Devoted to diagnostic and interventional spine imaging and therapeutics

Library

A Previously Unreported and Novel Approach to Sacroplasty 2006

Interventional Spine

Douglas K Smith, M.D., Non ASSR Member
Louis A Gilula, M.D., ASSR Member

Scientific Paper

Purpose

Percutaneous sacroplasty is a treatment for sacral insufficiency fractures. A technique described in the literature uses a perpendicular approach, often with multiple needle placements at various levels in the sacral ala to treat the fracture. The purpose of this presentation is to present a different approach to sacroplasty placing the needle along the plane of the fracture.

Methods & Materials

The patient is placed prone and the II is rotated 30 degrees opposite to the side being treated and with the beam parallel to the L5/S1 disc space to profile the sacral ala of interest. The bone cannula is inserted into the sacral ala at the midpoint between the inferior margin of the sacroiliac joint and the lateral margin of the S3 neural foramen. With lateral fluoroscopic control, the cannula is inserted into the intramedullary cavity of the sacral ala and directed toward the mid portion of the S1 vertebral body on the lateral projection. A similar approach is used to insert a bone cannula into the contralateral sacral ala. The cement is injected into each sacral ala as the cannula is slowly withdrawn to obtain a vertically oriented collection of cement in the sacrum aligned along the course of the sacral fractures. Care must be taken to avoid excessive advancement of the cannula through the cephalad cortex of the ala and the operator should observe the injection on the frontal plane to prevent cement extravasation into the neural foramen in those patients where the preprocedural CT shows the fracture extending through the neural foramen.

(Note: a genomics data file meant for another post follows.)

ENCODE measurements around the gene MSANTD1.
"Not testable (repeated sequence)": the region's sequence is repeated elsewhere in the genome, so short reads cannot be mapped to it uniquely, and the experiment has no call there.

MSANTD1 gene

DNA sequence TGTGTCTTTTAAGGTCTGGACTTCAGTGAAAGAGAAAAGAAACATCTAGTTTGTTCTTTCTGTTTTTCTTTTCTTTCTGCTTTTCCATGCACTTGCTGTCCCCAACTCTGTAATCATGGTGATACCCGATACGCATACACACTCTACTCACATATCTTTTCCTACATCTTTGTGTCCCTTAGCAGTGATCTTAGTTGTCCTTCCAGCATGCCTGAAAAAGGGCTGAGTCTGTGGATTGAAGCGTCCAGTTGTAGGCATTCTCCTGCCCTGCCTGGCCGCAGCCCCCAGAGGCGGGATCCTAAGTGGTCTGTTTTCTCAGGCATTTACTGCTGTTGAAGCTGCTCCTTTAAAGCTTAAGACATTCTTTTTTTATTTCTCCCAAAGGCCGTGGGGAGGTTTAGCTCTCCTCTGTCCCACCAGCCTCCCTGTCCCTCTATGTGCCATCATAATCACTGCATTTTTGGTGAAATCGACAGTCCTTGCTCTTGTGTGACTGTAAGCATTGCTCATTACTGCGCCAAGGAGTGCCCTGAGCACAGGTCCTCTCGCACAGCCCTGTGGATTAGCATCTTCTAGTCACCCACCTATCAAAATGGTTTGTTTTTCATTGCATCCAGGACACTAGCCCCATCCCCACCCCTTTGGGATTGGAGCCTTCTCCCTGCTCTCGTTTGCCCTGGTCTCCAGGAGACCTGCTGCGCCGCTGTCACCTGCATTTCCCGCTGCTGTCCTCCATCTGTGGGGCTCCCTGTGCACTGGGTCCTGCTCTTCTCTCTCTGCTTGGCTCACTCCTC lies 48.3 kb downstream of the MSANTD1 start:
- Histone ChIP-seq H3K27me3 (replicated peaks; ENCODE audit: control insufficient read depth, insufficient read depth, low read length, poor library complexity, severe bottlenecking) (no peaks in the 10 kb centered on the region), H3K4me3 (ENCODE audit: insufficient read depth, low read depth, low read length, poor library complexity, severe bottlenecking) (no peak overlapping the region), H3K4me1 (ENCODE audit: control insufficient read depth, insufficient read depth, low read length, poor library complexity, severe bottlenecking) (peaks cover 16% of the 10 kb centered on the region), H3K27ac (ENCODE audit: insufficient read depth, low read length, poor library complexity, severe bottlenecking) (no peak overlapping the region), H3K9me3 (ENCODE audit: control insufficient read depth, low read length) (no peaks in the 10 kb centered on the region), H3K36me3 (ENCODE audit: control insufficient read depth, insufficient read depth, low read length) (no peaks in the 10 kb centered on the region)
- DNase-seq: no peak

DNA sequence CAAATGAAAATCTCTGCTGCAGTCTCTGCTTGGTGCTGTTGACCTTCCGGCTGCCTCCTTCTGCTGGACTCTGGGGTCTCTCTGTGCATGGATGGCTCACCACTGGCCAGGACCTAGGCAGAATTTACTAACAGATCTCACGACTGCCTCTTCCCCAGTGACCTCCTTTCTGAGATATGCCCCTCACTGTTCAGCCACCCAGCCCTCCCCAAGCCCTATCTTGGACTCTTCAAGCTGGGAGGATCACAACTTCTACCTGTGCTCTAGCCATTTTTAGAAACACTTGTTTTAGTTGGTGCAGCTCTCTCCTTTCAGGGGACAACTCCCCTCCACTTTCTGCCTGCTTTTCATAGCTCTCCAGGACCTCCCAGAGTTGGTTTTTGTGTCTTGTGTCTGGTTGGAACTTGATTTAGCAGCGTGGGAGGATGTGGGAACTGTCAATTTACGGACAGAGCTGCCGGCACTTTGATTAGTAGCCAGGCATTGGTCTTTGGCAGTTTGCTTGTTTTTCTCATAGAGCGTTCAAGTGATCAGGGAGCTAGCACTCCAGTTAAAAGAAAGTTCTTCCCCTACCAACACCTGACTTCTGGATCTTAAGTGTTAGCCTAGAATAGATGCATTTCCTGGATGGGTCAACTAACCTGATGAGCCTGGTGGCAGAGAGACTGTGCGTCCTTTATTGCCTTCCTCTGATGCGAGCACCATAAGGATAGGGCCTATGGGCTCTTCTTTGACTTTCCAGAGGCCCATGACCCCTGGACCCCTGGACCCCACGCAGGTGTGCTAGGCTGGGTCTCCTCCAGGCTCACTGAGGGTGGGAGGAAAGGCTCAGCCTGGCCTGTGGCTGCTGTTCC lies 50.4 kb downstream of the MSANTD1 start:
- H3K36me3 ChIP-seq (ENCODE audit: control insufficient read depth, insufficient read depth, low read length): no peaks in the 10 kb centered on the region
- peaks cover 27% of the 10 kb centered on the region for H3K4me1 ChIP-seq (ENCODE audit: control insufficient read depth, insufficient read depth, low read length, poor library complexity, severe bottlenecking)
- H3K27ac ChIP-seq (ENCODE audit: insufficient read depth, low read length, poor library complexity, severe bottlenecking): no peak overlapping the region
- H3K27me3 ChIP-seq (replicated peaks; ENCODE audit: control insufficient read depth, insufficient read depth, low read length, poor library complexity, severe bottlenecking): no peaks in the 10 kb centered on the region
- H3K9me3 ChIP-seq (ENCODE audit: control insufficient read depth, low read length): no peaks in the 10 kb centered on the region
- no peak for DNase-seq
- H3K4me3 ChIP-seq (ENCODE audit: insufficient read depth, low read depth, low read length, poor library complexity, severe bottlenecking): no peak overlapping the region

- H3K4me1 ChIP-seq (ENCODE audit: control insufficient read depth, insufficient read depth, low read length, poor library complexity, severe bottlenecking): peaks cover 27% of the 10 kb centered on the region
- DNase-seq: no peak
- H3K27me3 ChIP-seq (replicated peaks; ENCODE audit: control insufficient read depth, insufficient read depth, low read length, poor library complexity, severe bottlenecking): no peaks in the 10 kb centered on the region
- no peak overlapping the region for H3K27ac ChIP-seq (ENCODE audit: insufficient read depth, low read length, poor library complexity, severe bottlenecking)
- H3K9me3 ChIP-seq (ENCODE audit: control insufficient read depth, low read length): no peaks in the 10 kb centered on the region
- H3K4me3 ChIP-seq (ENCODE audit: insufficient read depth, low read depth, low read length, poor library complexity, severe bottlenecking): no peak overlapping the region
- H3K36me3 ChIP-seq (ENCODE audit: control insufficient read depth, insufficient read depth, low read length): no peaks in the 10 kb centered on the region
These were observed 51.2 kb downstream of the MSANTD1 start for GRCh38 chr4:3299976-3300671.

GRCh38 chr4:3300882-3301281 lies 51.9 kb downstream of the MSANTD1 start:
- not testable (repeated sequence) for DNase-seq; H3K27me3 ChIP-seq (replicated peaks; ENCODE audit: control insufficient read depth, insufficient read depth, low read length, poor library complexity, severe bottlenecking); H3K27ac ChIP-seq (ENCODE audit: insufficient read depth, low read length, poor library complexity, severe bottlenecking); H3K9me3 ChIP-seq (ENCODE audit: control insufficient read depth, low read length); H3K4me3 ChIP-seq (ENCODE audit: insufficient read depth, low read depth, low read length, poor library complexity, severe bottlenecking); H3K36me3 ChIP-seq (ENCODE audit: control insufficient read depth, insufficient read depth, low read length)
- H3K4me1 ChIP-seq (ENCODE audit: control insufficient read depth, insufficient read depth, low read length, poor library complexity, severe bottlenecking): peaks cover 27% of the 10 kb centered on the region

Results

This technique for injecting cement along the course of the sacral fractures has been successfully applied in over 22 patients (20 by the first author and 2 by the second author) for the past 4 years. It has been our experience that this technique is easier to perform than the technique using a short perpendicular axis approach and produces better cement distribution along the fracture line. The technique described in this presentation was derived from our experience treating over 2300 vertebral bodies.

Conclusion

A longitudinal approach to sacroplasty placing methylmethacrylate linearly along the sacral fracture line which we could not find previously reported is presented here. It is believed that this approach is easier and may provide more satisfactory distribution of methylmethacrylate along a sacral fracture line than that of the perpendicular approach to perform sacroplasty.

References

1. Garant M. Sacroplasty: A new Treatment for Sacral Insufficiency Fracture. U Vasc Interv Radiol 2002; 13:1265-67.
2. Pommersheim W, Huang-Hellinger F, Baker M, and Morris P. AJNR Am J Neuroradiol 2003:24;1003-07
3. Smith DK, Dix J. Percutaneous Sacroplasty: Long Axis Injection Technique. Accepted for Publication. Amer Journ of Roentgenology